Last year LSN Group https://www.lsngroup.org launched an initiative to support victims of trauma, particularly amputees, in Ukraine. The team’s efforts have focussed on various aspects of rehabilitation and support for these individuals, but what made every mission unique, is that members of the team have been amputees or disabled veterans themselves. No one knows the urgency of this work, nor can speak with as much authenticity and authority as people such as Alex Lewis, Mike Wildeman and Edward Hall.

As well as providing tangible support with medical supplies and prosthetics, the team has also sought to encourage change in practice and policy but beginning a dialogue around the benefits of  early intervention in the rehabilitation process. This can significantly shorten the journey to greater independence and improve the prognosis for the patients. A second aspect has focussed on the importance of a multidisciplinary approach to ensure integrated future care for the patients, and giving the patient the support and where possible, the prosthetics so they can remain proactive in their path to recovery. A health system that is overstretched, insecurity and a shortage of supplies make finding more efficient and effective approaches even more urgent, but at the same time, change is always difficult to manage.

The LSN team has also emphasized the importance of building independence for amputees, which is crucial in their rehabilitation journey. This includes enhancing the quality of life, increasing self-esteem, facilitating reintegration into society, reducing the burden on caregivers, and improving physical health. Emerging technologies in prosthetics are creating even greater opportunities for enhanced functionality and comfort. The team is also involved in initiatives to help amputees learn new skills, particularly in emerging digital fields, opening up new job opportunities. This approach not only aids the individual amputees but also contributes positively to the economy by filling labour or skills shortages in various industries and increasing workforce diversity.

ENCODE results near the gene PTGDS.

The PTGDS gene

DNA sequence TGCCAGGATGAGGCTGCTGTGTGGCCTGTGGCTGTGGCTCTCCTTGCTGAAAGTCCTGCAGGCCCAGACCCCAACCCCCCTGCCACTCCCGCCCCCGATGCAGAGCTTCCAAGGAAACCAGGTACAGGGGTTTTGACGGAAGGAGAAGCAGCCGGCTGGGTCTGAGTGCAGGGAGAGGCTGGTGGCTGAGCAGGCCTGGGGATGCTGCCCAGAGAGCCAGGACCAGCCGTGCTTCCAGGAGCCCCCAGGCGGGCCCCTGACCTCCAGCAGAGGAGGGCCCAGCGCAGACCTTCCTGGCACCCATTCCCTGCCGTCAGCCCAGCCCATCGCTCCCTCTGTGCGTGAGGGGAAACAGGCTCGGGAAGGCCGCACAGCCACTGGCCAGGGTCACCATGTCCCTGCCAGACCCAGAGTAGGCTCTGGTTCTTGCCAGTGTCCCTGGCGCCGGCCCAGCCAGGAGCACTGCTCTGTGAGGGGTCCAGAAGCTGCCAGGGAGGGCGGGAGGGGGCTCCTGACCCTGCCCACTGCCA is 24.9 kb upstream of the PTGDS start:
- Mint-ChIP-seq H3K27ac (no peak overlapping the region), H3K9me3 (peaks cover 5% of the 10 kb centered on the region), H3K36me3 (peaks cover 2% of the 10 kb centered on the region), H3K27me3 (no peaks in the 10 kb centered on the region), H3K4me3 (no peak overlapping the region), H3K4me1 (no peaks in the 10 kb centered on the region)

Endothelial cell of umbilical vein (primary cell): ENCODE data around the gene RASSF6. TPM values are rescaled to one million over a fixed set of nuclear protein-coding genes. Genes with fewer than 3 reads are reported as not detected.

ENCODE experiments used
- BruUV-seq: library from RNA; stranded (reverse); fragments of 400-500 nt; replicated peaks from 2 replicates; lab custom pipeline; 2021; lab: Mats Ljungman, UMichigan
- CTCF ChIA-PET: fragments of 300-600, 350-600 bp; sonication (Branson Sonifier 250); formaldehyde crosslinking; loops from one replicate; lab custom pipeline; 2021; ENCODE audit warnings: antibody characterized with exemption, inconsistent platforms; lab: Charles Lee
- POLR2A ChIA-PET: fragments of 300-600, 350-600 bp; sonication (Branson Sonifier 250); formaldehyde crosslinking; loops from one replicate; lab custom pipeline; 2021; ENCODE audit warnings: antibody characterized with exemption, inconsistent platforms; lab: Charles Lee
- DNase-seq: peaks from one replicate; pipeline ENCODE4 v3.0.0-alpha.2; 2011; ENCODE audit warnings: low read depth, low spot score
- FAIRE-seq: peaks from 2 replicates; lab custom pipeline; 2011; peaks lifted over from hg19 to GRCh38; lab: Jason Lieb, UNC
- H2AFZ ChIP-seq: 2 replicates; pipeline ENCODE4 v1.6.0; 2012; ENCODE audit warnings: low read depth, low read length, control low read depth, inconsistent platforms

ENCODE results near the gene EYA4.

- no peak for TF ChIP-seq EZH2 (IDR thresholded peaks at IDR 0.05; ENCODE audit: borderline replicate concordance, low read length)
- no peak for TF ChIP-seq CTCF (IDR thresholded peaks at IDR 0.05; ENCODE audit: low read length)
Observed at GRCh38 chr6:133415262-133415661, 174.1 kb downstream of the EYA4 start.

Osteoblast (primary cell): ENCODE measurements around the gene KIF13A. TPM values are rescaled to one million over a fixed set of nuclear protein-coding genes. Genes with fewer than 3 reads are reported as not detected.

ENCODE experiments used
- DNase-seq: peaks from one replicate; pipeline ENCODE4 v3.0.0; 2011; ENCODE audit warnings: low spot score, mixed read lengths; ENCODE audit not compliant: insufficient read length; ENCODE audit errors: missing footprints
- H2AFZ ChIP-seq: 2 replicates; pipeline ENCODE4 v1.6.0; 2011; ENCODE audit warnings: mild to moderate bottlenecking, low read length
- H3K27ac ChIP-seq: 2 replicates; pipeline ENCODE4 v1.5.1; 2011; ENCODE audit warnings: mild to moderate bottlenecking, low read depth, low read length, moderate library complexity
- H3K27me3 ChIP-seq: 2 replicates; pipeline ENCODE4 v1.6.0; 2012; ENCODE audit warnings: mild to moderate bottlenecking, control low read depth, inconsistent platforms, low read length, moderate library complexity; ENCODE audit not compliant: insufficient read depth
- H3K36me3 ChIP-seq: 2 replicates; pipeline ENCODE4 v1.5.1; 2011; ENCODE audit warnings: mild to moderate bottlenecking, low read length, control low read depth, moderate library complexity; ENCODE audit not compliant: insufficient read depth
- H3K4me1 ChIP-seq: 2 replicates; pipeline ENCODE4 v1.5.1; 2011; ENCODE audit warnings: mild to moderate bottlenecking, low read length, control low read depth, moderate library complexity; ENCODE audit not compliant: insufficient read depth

The Douglas Bader Foundation have been a key part of getting LSN’s initiative off the ground, when they became a co-sponsor of the first mission to provide support for amputees in Ukraine. Their support reflected the foundation’s overarching mission to support individuals affected by limb loss and other disabilities, inspired by the legacy of Sir Douglas Bader, a renowned RAF pilot who returned to active service despite his own limb loss.

The initiatives by LSN Group and the support from the Douglas Bader Foundation (DBF) demonstrate a comprehensive approach to aiding amputees, encompassing physical rehabilitation, skill development, and psychological support and it is this holistic, and integrated approach than is so important to the well-being and empowerment of amputees in Ukraine. 

These series of blogs illustrated different facets of this approach from patient centric innovation https://www.lsngroup.org/post/driving-innovation-through-collaborative-university-research involving DBF Ambassador Alex Lewis, to finding purpose with DBF ambassador Mike Wildeman https://www.lsngroup.org/post/re-finding-purpose-and-creating-opportunities-for-amputees .

However the scale and intensity of the trauma and injury faced by veterans and civilians alike shows that there is no easy solution and the support of organisations like DBF is crucial to encourage the search for better ways of supporting victims of trauma such as highlighted in these two blogs https://www.lsngroup.org/post/nurturing-recovery-purpose-and-growth-amidst-trauma-and-adversity  and https://www.lsngroup.org/post/healing-together-the-impact-of-peer-support-groups-in-war-torn-ukraine .